Host an Event Volunteer Join Tickets

Support the plant database you love!

Q. Who is Mr. Smarty Plants?

A: There are those who suspect Wildflower Center volunteers are the culpable and capable culprits. Yet, others think staff members play some, albeit small, role. You can torture us with your plant questions, but we will never reveal the Green Guru's secret identity.

Help us grow by giving to the Plant Database Fund or by becoming a member

Did you know you can access the Native Plant Information Network with your web-enabled smartphone?

Share

Ask Mr. Smarty Plants

Ask Mr. Smarty Plants is a free service provided by the staff and volunteers at the Lady Bird Johnson Wildflower Center.

Search Smarty Plants
See a list of all Smarty Plants questions

Please forgive us, but Mr. Smarty Plants has been overwhelmed by a flood of mail and must take a break for awhile to catch up. We hope to be accepting new questions again soon. Thank you!

Need help with plant identification, visit the plant identification page.

 
rate this answer
1 rating

Monday - December 07, 2009

From: Seattle, WA
Region: Northwest
Topic: Deer Resistant, Shrubs, Trees
Title: Why is Rhus aromatica more deer resistant from Seattle
Answered by: Barbara Medford

QUESTION:

I have a large area that I would like to cover with Rhus aromatica. My landscaper says that in his experience, Rhus typhina and glabra in this area are heavily browsed by deer. I noticed in your database that Rhus aromatica is rated "high" in terms of deer resistance. The other species of Rhus are not rated. Is there a chemical difference between the two plants that would make one more deer resistant than the other?

ANSWER:

Your landscaper is correct, both Rhus typhina (staghorn sumac) and Rhus glabra (smooth sumac) are heavily browsed by deer.  If you will notice in the introduction to the Deer-Resistant Species list you mentioned, deer tend to avoid aromatic plants. One of the common names of Rhus aromatica (fragrant sumac) is "Polecat Bush." We have no personal experience with the plant, but we have heard that some believe it just plain stinks.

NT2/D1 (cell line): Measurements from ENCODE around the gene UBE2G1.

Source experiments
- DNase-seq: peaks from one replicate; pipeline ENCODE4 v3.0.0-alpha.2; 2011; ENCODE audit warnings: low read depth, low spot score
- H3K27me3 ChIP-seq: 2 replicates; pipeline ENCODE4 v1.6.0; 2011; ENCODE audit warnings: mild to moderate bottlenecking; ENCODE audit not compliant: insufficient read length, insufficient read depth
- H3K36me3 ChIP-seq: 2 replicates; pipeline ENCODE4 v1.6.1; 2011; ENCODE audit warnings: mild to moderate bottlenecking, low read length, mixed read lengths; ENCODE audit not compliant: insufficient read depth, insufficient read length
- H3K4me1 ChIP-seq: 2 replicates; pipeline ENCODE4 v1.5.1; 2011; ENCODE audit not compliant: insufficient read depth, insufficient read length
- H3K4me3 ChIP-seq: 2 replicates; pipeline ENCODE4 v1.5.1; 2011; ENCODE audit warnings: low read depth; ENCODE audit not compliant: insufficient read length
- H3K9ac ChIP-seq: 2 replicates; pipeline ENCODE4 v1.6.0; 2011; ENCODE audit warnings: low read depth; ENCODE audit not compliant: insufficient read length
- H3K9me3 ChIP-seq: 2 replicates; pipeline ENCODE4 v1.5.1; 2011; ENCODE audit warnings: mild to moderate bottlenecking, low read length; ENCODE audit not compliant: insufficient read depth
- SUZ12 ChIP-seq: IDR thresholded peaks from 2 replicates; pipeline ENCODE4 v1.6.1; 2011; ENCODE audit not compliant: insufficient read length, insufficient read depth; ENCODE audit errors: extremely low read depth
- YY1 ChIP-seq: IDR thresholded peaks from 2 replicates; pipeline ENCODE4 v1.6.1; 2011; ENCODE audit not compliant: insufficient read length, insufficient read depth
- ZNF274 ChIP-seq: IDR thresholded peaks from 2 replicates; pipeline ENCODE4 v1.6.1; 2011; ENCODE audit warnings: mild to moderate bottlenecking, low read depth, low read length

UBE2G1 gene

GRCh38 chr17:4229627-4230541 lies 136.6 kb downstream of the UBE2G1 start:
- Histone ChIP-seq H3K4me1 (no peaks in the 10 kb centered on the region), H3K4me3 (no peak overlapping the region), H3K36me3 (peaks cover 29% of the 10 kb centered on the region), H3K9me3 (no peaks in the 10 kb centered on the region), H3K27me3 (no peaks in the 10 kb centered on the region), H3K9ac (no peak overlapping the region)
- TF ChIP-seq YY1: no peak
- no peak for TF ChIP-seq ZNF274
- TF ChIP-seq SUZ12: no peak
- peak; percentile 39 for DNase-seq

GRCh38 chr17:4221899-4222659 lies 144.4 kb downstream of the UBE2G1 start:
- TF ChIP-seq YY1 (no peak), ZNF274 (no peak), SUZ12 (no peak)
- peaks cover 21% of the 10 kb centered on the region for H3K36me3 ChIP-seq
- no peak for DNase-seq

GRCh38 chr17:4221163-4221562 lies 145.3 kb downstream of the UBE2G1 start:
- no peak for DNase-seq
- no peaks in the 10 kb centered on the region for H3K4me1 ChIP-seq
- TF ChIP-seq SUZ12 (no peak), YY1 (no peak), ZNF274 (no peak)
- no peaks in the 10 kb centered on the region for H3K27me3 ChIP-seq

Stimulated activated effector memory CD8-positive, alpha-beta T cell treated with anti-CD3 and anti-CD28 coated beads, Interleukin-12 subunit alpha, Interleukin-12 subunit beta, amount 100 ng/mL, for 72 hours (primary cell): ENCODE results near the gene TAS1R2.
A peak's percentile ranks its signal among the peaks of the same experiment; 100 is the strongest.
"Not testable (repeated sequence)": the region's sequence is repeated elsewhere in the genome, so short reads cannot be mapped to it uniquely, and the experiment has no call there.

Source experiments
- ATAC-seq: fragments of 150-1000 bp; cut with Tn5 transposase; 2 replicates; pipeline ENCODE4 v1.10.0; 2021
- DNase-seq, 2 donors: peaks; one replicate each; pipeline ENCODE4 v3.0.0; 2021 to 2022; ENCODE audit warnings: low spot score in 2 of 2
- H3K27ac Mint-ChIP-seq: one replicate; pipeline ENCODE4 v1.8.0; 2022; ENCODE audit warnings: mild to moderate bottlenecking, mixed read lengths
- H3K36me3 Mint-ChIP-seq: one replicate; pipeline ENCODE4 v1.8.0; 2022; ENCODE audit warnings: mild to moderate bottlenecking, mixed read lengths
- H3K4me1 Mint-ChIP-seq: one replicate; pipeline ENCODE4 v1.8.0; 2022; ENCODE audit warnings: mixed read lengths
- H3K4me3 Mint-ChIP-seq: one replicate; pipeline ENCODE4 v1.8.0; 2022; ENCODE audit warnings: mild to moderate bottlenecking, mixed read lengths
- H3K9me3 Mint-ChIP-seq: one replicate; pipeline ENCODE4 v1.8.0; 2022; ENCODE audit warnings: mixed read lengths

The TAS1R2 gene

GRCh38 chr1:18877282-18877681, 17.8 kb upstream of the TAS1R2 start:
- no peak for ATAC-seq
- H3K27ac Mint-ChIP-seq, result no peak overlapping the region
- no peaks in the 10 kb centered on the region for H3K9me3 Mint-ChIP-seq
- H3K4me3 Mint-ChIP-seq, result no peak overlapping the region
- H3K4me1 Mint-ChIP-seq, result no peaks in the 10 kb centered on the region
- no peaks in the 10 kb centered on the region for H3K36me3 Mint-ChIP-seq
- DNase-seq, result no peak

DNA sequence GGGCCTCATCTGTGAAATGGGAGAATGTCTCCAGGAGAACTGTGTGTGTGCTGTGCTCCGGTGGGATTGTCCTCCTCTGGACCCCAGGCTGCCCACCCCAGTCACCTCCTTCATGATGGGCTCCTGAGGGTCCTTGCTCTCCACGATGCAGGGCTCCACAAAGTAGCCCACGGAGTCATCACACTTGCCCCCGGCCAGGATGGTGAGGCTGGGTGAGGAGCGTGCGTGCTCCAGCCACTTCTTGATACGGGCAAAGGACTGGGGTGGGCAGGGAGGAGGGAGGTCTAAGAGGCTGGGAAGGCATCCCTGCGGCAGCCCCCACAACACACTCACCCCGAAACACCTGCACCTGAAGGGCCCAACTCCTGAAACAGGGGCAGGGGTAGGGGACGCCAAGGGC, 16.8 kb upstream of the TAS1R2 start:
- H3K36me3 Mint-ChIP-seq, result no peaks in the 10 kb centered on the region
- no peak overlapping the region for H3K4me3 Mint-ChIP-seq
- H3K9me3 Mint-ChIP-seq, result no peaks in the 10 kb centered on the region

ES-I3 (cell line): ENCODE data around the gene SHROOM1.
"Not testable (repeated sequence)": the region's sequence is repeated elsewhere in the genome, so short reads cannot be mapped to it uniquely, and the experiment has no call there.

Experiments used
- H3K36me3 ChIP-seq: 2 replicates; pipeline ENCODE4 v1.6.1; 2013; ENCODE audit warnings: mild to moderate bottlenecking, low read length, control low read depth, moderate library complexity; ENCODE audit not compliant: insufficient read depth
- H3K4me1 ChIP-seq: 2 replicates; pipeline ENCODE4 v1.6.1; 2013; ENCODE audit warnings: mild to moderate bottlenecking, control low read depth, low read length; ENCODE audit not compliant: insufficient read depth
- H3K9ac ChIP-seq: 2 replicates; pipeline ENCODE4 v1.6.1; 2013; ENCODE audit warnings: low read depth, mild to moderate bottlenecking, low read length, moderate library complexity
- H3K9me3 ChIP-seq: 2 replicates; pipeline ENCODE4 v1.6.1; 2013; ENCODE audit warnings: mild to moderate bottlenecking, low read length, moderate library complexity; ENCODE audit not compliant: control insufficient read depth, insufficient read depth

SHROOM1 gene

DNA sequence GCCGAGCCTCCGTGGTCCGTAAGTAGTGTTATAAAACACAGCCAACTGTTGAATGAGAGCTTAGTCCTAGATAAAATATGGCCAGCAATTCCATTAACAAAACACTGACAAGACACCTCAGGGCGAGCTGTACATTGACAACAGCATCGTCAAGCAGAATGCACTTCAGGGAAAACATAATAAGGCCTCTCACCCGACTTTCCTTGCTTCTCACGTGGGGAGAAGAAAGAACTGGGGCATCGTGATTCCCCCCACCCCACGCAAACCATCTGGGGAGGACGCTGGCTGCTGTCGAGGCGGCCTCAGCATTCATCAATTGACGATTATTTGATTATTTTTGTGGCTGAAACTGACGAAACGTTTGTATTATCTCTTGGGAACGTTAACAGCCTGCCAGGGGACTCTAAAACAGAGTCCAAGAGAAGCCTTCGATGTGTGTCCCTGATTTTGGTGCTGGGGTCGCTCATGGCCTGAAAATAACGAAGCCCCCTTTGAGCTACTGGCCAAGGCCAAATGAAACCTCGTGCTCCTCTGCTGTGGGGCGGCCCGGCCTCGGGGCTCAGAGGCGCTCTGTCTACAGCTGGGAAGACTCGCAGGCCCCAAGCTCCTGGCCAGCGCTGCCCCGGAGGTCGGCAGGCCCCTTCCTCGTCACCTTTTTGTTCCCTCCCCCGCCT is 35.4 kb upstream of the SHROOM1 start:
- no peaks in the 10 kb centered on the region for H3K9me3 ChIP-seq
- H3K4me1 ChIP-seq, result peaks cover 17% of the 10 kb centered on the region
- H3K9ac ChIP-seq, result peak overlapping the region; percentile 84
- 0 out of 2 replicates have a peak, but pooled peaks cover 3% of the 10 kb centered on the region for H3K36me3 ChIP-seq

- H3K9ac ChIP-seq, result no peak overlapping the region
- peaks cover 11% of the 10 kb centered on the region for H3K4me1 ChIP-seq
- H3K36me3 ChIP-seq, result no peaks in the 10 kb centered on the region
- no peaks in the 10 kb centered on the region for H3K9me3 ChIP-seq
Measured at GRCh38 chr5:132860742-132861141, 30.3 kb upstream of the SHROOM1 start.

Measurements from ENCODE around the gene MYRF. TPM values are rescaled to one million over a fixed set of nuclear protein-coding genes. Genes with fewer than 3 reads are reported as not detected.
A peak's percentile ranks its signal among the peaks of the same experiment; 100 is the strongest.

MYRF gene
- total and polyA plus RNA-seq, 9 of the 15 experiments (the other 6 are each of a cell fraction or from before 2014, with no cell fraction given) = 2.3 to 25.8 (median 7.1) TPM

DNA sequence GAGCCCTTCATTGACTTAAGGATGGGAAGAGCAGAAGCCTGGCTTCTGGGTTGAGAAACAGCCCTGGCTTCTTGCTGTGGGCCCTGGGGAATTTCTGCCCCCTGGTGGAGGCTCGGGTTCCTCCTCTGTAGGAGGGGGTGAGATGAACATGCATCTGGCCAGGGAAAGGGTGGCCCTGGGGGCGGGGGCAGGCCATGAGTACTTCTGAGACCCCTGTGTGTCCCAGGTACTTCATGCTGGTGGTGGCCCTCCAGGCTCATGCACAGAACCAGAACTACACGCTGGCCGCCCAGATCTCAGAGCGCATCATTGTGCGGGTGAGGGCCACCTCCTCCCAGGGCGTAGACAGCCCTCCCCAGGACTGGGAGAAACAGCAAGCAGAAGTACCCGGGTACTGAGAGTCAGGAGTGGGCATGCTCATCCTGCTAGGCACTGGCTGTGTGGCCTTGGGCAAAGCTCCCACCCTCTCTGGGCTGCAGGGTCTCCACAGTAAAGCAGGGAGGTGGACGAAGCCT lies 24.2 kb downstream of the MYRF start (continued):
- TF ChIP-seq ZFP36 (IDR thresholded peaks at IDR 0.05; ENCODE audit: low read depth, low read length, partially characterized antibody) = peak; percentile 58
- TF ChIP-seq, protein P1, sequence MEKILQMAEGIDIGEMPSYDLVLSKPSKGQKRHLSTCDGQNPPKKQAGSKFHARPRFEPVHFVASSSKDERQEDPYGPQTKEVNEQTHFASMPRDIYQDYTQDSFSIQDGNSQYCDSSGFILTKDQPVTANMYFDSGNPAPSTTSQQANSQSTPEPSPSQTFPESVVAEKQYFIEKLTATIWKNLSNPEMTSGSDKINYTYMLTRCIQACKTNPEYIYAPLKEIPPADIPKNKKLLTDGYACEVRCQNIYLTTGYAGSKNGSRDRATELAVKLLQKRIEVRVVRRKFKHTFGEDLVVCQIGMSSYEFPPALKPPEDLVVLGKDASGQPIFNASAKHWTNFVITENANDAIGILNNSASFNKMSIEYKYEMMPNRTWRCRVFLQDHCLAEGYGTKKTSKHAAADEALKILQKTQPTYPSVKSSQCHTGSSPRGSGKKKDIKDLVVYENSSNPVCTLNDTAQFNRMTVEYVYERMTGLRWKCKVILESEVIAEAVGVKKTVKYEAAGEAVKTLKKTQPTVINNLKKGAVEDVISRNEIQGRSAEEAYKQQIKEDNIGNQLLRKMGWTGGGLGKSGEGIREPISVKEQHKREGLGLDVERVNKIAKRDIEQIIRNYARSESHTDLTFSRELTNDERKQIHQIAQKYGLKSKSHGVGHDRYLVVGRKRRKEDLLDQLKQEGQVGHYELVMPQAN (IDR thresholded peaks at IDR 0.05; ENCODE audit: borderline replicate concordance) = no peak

There are two problems there: If the deer are hungry enough because of loss of habitat, drought or other reasons, they will hold their noses and eat anything. The second problem is that Rhus aromatica (fragrant sumac) is native nowhere farther west than Missouri. At the Lady Bird Johnson Wildflower Center, we are dedicated to the use, care and propagation of plants native not only to North America but to the area in which they are being grown. We are not sure how the conditions in Washington differ from the eastern part of the United States, but it is a strong indicator that the plant would not prosper there and, in fact, might not even be commercially available there. Rhus typhina (staghorn sumac) shares the same area of nativity, and is probably not viable in Washington, either. Only Rhus glabra (smooth sumac) is native to Washington, and, in fact, is the only sumac native to all 48 contiguous states. 

Sumacs often form dense thickets, spreading from underground runners, and are difficult to eliminate once they become established. Even if you could obtain and grow the Rhus aromatica, you might not enjoy a strong-smelling, heavily overgrown field all that much.

If we might make an alternate suggestion, deer do not seem to care much for grasses. There are six grasses on the Deer-Resistent Species list that are native to Washington.  We are going to list them, and you can follow each link to find out more about the appearance and sun requirements of the grasses. 

Deer-resistant grasses native to Washington:

Aristida purpurea (purple threeawn)

Bouteloua curtipendula (sideoats grama)

Elymus canadensis (Canada wildrye)

Eleocharis rostellata (beaked spikerush) - pictures

Schizachyrium scoparium (little bluestem)

Typha latifolia (broadleaf cattail)

From our Native Plant Image Gallery:


Aristida purpurea

Bouteloua curtipendula

Elymus canadensis

Schizachyrium scoparium

Typha latifolia

 

 

 

 

More Deer Resistant Questions

Resourses that are being taken away - Tiffin OH
April 03, 2013 - What are resources that are being taken away from humans and organisms?
view the full question and answer

Deer resistant plants from New Braunfels TX
August 31, 2012 - I have a 1/2 yard covered by a tree, shady. Bermuda grass previous owner planted has all turned brown this summer. I don't have lots of money to work with but would love to landscape that side of fr...
view the full question and answer

Safely killing Paedeeria cruddasiana Prain (sewer vine)
October 27, 2005 - Is there anyway to safely kill Paederia cruddasiana Prain (sewer vine)? Thank you!
view the full question and answer

Deer-resistant native plants for privacy fence in Bandera, TX
March 24, 2008 - I am trying to have a living privacy fence of some type of evergreen shrubs that would grow about 6ft tall and that would be deer resistant. It would be good if didn't need a lot of maintenance. Do y...
view the full question and answer

Deer Damage to Pencil Holly in Michigan
March 15, 2011 - I have 5 sky pencil holly bushes that are about 3 feet tall each..they don't grow very fast. I was looking forward to them reaching the 7 feet mark one day, as they are going to serve as a screen be...
view the full question and answer

Support the Wildflower Center by Donating Online or Becoming a Member today.